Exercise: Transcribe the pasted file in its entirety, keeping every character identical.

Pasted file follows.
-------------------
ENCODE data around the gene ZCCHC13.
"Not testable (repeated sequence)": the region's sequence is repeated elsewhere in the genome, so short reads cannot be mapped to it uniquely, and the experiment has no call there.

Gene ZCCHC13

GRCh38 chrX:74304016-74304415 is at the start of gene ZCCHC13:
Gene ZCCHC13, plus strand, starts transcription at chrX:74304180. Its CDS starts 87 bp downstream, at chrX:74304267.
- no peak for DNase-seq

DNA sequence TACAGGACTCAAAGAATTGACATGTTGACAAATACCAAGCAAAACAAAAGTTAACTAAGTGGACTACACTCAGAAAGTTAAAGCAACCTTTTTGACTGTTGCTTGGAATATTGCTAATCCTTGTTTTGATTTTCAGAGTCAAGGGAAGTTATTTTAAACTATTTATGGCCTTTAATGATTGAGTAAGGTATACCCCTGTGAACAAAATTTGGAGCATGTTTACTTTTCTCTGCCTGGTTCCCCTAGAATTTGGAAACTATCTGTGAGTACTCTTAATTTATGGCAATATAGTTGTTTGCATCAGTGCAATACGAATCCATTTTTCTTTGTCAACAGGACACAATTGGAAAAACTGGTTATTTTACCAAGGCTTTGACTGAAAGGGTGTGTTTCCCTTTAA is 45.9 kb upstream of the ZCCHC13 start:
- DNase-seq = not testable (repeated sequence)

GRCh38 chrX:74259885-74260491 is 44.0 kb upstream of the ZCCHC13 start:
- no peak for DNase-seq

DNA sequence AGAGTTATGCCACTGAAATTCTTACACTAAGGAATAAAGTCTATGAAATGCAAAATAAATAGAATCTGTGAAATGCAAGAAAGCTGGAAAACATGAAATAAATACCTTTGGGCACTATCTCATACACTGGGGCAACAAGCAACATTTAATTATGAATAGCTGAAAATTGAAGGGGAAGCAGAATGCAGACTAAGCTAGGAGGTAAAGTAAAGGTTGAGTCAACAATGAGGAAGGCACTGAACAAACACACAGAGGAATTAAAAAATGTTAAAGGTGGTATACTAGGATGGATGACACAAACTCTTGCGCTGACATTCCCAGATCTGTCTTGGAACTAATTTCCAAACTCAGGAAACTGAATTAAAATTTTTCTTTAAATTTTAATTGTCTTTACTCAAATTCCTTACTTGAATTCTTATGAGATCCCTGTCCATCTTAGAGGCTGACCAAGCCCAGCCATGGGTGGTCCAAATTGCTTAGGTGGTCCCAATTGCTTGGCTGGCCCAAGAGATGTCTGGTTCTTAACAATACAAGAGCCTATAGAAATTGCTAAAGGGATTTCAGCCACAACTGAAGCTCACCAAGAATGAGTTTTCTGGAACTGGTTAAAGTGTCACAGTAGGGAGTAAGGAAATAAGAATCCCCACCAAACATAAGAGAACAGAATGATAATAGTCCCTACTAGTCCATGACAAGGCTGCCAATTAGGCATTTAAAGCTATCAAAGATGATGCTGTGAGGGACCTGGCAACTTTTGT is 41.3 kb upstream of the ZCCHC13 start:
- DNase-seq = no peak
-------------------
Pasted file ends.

ENCODE data around the gene ZCCHC13.
"Not testable (repeated sequence)": the region's sequence is repeated elsewhere in the genome, so short reads cannot be mapped to it uniquely, and the experiment has no call there.

Gene ZCCHC13

GRCh38 chrX:74304016-74304415 is at the start of gene ZCCHC13:
Gene ZCCHC13, plus strand, starts transcription at chrX:74304180. Its CDS starts 87 bp downstream, at chrX:74304267.
- no peak for DNase-seq

DNA sequence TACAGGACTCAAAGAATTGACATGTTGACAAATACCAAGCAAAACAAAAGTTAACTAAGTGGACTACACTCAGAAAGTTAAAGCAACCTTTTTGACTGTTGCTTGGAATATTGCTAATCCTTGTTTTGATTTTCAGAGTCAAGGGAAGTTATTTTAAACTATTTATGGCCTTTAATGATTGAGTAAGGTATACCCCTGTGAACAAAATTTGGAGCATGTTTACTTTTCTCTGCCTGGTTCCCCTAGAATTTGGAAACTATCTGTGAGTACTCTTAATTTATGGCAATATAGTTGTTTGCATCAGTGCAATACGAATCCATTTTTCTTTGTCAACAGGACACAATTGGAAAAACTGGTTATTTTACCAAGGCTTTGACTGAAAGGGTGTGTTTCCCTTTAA is 45.9 kb upstream of the ZCCHC13 start:
- DNase-seq = not testable (repeated sequence)

GRCh38 chrX:74259885-74260491 is 44.0 kb upstream of the ZCCHC13 start:
- no peak for DNase-seq

DNA sequence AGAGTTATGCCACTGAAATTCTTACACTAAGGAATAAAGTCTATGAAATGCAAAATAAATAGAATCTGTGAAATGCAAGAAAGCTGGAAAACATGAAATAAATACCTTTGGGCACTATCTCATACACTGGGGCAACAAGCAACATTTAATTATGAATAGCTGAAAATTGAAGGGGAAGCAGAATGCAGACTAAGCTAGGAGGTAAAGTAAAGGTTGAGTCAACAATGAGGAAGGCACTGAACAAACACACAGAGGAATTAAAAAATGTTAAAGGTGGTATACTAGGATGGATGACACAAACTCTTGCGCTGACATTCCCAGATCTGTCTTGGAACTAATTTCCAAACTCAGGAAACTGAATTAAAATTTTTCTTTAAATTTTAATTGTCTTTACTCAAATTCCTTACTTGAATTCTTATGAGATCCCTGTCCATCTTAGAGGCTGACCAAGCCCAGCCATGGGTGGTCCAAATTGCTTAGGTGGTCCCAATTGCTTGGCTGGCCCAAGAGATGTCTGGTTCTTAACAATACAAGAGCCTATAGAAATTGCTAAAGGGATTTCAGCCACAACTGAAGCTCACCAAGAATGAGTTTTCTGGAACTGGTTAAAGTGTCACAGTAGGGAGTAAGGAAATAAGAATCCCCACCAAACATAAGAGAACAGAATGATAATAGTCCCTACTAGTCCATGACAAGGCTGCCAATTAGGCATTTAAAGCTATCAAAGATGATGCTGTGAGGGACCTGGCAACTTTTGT is 41.3 kb upstream of the ZCCHC13 start:
- DNase-seq = no peak